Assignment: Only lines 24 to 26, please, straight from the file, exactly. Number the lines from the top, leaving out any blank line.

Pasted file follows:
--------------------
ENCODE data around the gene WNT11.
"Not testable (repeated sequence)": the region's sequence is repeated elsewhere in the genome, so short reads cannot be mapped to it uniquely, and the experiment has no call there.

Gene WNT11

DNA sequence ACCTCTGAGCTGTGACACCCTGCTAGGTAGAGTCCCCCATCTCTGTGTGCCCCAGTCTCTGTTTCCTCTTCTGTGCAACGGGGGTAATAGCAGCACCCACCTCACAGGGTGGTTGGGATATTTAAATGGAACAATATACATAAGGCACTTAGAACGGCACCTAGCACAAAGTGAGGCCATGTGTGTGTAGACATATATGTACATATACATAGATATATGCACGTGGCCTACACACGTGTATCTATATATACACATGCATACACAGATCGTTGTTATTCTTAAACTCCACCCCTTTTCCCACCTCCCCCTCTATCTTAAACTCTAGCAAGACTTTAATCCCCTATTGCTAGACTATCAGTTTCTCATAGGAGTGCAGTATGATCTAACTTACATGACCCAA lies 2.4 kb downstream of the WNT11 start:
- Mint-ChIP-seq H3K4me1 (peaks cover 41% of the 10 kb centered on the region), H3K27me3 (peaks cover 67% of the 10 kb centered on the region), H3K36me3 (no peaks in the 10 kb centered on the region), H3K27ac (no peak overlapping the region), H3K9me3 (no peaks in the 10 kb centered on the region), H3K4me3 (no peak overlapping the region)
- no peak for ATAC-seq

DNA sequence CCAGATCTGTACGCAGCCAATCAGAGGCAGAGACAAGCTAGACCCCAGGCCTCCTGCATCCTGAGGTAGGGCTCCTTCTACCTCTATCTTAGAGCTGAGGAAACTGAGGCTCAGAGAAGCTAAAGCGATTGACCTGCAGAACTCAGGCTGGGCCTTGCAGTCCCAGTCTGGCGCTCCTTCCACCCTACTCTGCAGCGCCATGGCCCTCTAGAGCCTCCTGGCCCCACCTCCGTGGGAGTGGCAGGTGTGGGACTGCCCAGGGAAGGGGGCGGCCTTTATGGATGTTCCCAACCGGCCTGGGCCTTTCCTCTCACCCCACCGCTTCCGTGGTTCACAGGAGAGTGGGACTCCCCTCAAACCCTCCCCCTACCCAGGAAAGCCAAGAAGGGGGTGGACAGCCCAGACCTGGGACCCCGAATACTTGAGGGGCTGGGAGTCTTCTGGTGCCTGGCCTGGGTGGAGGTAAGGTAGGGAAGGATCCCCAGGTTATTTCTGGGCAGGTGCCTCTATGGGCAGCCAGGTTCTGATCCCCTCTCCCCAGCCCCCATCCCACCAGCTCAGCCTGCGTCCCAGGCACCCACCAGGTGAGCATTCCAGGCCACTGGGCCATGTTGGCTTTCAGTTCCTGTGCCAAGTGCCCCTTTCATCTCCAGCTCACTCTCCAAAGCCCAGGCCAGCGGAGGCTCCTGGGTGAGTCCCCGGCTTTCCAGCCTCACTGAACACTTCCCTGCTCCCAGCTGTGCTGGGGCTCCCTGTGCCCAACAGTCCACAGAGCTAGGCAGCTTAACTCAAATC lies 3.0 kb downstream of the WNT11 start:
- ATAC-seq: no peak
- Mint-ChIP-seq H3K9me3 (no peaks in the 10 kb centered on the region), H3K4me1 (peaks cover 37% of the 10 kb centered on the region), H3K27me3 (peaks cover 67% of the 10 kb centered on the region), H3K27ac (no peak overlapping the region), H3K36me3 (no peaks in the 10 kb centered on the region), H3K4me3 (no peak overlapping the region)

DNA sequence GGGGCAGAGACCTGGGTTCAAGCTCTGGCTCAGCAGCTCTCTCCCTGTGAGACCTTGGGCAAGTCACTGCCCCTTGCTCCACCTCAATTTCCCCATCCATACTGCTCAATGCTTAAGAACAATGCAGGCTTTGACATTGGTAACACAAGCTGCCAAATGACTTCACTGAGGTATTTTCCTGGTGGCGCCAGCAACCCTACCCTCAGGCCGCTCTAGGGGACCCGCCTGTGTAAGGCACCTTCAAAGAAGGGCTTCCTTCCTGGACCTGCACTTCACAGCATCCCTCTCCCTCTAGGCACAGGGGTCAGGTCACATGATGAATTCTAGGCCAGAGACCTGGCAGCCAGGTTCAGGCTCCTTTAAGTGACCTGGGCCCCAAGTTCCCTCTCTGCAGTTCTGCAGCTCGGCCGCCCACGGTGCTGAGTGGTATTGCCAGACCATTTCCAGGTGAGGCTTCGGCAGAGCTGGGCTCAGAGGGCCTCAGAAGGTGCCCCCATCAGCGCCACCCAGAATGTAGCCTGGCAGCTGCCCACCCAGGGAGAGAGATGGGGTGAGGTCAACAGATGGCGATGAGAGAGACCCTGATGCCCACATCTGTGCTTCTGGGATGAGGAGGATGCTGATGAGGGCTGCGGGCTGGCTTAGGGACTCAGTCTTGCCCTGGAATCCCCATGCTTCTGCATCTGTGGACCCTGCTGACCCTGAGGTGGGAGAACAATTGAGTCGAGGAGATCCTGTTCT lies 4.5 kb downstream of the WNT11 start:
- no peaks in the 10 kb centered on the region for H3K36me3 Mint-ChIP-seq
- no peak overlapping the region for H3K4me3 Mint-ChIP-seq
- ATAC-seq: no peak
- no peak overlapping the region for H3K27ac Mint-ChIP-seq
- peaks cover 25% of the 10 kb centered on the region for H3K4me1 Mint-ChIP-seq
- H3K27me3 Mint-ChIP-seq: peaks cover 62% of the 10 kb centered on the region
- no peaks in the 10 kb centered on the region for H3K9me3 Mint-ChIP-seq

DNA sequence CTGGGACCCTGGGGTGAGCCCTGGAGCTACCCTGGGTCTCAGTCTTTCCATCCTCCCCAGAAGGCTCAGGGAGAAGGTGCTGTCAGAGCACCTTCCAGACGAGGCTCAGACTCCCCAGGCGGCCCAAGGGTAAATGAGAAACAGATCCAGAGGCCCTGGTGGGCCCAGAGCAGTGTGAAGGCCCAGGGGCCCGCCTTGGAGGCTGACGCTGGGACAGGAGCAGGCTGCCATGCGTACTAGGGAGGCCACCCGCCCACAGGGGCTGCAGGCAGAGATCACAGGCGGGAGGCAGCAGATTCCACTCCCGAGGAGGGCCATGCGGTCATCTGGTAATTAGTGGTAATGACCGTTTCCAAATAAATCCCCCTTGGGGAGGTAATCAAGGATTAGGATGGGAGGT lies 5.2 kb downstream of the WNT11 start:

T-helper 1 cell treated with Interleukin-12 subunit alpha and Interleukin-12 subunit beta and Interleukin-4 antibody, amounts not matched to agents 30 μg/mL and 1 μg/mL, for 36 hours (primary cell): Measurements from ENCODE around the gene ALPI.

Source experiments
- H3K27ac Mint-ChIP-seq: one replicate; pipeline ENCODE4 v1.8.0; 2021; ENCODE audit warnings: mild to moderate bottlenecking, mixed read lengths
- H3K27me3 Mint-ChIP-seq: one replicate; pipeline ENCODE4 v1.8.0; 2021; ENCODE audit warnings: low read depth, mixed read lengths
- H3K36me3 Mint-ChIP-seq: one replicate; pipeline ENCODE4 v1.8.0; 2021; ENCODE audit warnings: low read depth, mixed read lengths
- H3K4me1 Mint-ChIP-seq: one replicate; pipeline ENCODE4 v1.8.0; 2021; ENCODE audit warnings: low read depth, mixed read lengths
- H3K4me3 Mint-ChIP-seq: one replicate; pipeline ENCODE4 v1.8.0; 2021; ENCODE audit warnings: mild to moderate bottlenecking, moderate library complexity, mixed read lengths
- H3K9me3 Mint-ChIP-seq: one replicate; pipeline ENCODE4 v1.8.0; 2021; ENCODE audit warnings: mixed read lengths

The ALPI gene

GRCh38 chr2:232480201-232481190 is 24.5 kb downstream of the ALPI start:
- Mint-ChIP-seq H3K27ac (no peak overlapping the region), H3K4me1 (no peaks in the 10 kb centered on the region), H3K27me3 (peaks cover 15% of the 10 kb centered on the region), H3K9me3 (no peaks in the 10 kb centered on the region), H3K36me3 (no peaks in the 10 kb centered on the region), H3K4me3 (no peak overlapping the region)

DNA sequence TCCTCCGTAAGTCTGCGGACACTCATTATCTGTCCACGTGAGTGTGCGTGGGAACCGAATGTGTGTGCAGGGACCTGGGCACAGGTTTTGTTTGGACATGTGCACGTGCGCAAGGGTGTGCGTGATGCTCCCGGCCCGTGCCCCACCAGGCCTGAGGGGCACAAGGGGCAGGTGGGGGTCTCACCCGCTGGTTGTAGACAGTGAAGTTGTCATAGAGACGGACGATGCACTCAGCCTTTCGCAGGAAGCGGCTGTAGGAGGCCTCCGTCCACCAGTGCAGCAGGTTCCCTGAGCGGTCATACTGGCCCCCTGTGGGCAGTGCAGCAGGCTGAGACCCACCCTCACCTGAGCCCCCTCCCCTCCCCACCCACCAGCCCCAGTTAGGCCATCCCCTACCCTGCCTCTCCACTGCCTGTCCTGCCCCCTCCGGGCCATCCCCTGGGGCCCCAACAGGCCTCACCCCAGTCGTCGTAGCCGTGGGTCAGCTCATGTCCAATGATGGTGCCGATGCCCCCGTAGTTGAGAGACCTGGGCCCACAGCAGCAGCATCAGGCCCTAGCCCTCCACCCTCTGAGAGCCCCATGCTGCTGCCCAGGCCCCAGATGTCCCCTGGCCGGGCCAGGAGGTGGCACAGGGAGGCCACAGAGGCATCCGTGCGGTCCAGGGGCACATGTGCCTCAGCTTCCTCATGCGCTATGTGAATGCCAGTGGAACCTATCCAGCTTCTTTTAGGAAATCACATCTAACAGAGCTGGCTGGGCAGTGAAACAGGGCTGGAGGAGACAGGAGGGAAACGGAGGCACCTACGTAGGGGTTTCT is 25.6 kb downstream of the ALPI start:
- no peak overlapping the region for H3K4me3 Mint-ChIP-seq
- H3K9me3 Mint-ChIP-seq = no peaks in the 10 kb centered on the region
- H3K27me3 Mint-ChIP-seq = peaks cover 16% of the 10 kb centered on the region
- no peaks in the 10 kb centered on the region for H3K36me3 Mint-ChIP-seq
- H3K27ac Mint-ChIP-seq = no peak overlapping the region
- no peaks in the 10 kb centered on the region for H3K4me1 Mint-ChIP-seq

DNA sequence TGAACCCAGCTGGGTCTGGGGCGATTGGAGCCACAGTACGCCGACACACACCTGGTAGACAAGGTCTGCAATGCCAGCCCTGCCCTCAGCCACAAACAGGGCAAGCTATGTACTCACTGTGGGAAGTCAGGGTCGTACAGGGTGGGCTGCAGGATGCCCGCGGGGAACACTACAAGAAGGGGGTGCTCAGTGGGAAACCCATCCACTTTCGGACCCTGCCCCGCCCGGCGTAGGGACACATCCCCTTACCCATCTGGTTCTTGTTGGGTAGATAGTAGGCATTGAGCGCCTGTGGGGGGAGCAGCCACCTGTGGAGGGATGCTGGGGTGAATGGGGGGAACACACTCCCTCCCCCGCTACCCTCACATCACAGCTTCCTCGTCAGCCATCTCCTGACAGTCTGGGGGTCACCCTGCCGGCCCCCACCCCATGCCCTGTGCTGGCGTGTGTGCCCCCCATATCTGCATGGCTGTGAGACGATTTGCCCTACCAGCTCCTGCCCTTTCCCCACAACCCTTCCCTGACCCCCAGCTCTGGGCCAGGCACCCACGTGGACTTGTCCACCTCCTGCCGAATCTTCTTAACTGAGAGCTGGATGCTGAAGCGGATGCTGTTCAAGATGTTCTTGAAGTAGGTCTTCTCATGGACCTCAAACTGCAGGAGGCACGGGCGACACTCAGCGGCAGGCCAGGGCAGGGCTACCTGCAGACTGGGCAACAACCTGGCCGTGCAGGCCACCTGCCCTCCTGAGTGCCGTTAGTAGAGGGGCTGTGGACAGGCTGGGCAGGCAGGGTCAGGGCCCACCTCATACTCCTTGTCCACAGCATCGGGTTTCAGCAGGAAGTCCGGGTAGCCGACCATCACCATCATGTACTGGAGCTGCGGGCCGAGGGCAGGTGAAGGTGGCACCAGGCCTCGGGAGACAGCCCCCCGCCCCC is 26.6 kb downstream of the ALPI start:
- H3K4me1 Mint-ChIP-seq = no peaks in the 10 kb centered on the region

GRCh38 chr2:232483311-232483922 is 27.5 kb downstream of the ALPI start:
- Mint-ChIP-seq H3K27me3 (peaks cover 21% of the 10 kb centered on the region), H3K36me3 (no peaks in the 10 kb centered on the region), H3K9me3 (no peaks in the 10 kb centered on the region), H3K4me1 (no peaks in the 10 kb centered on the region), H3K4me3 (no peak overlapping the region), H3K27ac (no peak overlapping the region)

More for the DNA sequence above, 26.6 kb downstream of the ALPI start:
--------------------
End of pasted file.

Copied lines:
- H3K4me1 Mint-ChIP-seq: one replicate; pipeline ENCODE4 v1.8.0; 2021; ENCODE audit warnings: low read depth, mixed read lengths
- H3K4me3 Mint-ChIP-seq: one replicate; pipeline ENCODE4 v1.8.0; 2021; ENCODE audit warnings: mild to moderate bottlenecking, moderate library complexity, mixed read lengths
- H3K9me3 Mint-ChIP-seq: one replicate; pipeline ENCODE4 v1.8.0; 2021; ENCODE audit warnings: mixed read lengths